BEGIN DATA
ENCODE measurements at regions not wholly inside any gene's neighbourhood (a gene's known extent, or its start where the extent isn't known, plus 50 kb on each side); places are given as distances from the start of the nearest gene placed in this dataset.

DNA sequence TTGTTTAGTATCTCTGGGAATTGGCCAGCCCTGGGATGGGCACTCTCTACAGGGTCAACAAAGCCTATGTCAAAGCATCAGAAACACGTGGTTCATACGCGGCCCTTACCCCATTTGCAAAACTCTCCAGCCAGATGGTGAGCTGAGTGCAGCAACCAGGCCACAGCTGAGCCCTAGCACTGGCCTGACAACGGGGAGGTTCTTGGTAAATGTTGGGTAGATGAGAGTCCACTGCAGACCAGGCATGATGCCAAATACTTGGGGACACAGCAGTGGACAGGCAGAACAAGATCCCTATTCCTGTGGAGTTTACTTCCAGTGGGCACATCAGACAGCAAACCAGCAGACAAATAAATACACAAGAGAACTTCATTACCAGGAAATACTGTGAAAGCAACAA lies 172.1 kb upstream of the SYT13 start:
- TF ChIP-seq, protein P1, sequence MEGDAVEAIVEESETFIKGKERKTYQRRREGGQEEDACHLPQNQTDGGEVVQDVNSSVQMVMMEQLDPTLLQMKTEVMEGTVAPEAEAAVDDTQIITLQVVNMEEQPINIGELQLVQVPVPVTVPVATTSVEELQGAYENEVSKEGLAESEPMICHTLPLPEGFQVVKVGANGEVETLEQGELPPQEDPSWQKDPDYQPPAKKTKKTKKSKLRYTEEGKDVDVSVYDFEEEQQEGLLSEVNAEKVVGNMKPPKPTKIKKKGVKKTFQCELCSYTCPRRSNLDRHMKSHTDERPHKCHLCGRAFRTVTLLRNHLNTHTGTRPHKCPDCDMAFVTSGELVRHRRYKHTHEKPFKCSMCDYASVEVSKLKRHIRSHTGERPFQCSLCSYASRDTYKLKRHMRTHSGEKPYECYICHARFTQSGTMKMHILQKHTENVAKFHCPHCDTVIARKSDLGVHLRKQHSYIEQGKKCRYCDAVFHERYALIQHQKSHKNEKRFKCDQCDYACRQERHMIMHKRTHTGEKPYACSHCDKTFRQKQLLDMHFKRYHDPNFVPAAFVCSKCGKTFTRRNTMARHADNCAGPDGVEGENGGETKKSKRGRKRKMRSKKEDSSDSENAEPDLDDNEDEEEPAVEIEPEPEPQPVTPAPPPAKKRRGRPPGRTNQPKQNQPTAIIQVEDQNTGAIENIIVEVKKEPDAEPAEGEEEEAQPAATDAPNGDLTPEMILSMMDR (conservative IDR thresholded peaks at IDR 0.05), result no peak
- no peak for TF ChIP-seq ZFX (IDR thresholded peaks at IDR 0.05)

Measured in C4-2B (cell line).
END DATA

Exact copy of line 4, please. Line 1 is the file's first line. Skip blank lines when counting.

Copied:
- no peak for TF ChIP-seq ZFX (IDR thresholded peaks at IDR 0.05)